"He had made that decision prior to the end of the season," Kiffin said. "He had already told me during the year, 'Regardless of how we finish, I'm going to go back to the NFL.' It was just a decision he had made, so it made it really easy."
Kiffin hired Clancy Pendergast, who was the defensive coordinator at Cal the past three seasons and the defensive coordinator with the Arizona Cardinals when they advanced to Super Bowl in 2008. He has transitioned USC from a more conventional 4-3 defense to a "52" scheme, which will feature more blitzing and allow defensive ends to also double as linebackers.
"I think this scheme is a better scheme for college guys, and my dad would tell you that, too, being around it," Kiffin said. "We tried to teach our guys so much. NFL guys like Derrick Brooks and John Lynch could handle it, but I don't know if our guys were able to take all that information and play fast. Clancy's system is not nearly as complicated and doesn't have nearly as many rules. It's a lot simpler. I think it's a better college system."
There had been talk about Kiffin giving up play-calling duties on offense as well, but he never seriously considered it. Haden says he wants Kiffin to call the plays. He points to the Oregon game, in which USC scored 51 points, and the Arizona game the previous week, in which they lost 39-36 and Marqise Lee set a Pac-12 record with 16 catches for 345 yards and 2 touchdowns.
"So much has been talked about the offensive miscues, and there were times we didn't play well, but we scored 51 points in one game and 36 points in another and lost those games," Haden said. "It's not play calling and scoring on offense. We had some serious defensive deficiencies. Lane knew that himself. I didn't need to go in and say, 'You need to make a change at defensive coordinator.' He felt a change was needed, and I give him credit. It couldn't have been easy for him."
Kiffin has worked on tweaking his offense in the offseason. He has been studying the New England Patriots' short-yardage packages after USC converted just 34.2 percent of its third downs, which ranked 105th among Football Bowl Subdivision teams. The Patriots led the NFL last season in third-down conversions at 48.7 percent. He also changed USC's practice schedule from early-morning practices to more traditional afternoon practices and has made the practices more physical after being cautious with players last season.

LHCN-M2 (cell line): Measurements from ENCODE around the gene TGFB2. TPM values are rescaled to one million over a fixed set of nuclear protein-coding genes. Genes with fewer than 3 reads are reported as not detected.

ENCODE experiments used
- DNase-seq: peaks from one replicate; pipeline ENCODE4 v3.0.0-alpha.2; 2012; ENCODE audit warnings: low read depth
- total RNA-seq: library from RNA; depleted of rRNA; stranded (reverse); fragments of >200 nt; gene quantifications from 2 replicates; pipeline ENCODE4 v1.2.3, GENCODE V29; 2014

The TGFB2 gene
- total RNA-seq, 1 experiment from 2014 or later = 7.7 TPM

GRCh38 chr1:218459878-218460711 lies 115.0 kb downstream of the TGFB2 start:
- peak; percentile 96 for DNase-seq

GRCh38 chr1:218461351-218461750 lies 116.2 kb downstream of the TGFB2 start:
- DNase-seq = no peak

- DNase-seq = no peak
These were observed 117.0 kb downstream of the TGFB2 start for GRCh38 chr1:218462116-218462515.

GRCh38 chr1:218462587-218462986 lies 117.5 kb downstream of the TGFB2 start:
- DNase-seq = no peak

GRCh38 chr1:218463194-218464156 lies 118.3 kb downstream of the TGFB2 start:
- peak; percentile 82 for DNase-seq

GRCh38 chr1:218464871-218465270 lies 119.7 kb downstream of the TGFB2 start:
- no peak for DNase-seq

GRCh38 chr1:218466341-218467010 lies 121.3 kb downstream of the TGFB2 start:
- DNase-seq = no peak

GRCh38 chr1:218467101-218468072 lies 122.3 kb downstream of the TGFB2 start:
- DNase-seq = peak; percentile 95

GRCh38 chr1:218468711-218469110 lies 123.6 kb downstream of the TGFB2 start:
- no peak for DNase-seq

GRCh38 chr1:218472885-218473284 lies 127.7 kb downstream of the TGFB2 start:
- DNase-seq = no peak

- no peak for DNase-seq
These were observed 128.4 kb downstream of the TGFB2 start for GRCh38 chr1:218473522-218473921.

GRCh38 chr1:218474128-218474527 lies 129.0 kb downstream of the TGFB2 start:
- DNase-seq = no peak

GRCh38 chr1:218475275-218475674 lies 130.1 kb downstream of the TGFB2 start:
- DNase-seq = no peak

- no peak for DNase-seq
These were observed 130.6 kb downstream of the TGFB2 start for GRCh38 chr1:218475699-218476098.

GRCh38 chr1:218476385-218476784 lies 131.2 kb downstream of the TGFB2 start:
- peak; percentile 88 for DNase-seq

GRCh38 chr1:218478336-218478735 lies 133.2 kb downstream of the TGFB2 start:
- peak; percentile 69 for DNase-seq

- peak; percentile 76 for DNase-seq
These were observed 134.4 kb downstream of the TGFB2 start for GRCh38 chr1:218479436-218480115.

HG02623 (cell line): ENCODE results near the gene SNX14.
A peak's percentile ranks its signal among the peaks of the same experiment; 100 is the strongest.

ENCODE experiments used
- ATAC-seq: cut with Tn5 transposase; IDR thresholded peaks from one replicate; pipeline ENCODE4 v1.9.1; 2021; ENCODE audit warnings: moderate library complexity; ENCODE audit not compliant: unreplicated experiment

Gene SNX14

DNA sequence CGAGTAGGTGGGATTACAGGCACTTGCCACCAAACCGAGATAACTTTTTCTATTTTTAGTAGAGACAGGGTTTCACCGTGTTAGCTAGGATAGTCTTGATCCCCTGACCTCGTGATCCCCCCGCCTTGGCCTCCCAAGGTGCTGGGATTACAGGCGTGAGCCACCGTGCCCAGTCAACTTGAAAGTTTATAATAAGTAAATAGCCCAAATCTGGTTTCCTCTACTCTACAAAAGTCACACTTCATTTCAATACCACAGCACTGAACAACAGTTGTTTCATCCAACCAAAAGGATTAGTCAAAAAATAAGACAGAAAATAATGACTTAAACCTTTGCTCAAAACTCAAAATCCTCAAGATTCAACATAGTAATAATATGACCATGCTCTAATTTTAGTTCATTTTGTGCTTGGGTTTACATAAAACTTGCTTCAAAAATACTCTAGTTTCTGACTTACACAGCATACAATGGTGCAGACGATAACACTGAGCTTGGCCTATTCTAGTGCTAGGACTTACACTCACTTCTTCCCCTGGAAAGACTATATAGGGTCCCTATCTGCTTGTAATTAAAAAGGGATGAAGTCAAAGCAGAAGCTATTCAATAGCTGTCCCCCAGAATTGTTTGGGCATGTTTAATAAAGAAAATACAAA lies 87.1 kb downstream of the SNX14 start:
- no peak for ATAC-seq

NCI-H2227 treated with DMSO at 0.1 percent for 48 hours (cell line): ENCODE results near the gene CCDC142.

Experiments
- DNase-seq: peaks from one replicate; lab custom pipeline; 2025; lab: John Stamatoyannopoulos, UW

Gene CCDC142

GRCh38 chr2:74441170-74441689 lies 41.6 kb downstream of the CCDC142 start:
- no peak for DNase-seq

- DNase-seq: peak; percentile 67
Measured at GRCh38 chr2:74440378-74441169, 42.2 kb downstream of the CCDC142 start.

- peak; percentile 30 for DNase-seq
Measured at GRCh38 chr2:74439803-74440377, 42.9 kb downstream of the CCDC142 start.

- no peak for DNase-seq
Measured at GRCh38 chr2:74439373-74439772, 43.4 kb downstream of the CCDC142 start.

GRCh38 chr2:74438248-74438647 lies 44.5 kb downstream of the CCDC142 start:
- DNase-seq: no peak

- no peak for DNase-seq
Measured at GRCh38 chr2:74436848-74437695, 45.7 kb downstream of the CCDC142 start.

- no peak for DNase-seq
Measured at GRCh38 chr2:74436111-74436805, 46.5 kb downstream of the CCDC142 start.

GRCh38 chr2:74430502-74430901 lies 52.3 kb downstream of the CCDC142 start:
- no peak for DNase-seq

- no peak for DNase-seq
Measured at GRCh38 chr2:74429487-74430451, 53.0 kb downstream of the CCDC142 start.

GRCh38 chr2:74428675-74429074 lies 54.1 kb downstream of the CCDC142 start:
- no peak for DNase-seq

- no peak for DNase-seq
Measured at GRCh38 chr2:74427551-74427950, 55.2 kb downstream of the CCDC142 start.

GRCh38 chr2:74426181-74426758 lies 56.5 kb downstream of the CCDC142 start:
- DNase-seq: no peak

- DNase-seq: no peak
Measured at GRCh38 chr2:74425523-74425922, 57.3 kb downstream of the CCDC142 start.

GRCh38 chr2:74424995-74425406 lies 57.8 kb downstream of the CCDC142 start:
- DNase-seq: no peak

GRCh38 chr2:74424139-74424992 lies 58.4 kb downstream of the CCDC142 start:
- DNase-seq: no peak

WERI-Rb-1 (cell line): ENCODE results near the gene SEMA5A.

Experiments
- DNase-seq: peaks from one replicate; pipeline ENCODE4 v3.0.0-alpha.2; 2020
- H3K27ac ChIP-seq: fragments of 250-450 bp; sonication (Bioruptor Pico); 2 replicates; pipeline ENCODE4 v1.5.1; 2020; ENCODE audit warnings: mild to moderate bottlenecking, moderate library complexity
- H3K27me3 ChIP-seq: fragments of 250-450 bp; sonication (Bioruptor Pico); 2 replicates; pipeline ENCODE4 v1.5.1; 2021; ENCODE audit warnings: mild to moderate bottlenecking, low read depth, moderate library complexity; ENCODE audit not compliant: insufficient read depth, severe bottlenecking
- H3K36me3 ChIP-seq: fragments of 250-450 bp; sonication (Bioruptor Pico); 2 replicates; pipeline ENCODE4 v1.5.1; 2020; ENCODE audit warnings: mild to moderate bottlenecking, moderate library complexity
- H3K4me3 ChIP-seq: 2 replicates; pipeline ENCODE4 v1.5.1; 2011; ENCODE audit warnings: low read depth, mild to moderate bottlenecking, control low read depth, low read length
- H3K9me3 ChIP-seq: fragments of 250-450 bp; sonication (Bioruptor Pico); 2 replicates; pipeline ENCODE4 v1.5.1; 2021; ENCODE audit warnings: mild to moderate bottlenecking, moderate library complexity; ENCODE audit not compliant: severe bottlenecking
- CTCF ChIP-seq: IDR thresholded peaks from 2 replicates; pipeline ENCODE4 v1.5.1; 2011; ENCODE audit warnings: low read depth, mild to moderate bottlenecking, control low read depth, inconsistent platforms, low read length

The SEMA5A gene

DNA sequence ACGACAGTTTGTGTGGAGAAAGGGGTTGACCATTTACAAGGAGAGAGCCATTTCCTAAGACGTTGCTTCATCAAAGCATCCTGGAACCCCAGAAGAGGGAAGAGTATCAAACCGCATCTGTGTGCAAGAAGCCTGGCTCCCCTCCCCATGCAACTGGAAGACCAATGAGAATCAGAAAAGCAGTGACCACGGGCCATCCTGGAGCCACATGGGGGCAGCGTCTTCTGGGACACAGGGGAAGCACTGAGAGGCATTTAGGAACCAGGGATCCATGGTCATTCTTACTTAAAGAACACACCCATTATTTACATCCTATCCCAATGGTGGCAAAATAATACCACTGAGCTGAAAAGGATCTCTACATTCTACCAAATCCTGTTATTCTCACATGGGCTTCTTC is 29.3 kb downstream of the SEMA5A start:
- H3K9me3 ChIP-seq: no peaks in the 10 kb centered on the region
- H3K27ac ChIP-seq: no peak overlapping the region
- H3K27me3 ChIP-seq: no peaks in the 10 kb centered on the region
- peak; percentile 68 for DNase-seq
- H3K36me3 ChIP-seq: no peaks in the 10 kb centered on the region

"I just didn't like the feeling of last year," Kiffin said. "I just didn't like the feeling of our line of scrimmage -- the inability to consistently run the ball, the inability to consistently stop the run. I just looked at that and said, 'OK, I was practicing one way because we were adjusting to the numbers being low, but you can't keep doing something if it doesn't work,' so that feeling of being healthy but not being physical wasn't a good feeling. Not for SC football. SC football is about being physical, and we're going to be a physical team this season."
When Haden walks out of his office, it doesn't take him long to be stopped by students or alumni who chime in with their two cents on the team.
Haden is usually affable, even when being criticized for sticking with Kiffin after last season, but refuses to make any move now or later based on the whims of a fan base that has a weekly love-hate relationship with its coaches based on the previous game's result.
"My job is to provide some guidance and leadership and stability," Haden said. "I appreciate people's passion. I share it. I want to win every game, too, but my view is not going to sway just by a bunch of texts and emails and tweets I get. I've got to understand that it's part of my job to deal with these folks, and I do the best job I can. My job, until I get fired, is to do what I think is best for USC."
And Haden believes Kiffin is the best coach for USC this season and for the foreseeable future until, well, he's not.
"My job is to support our coaches," Haden said. "I support our coaches 100 percent until they're not our coaches."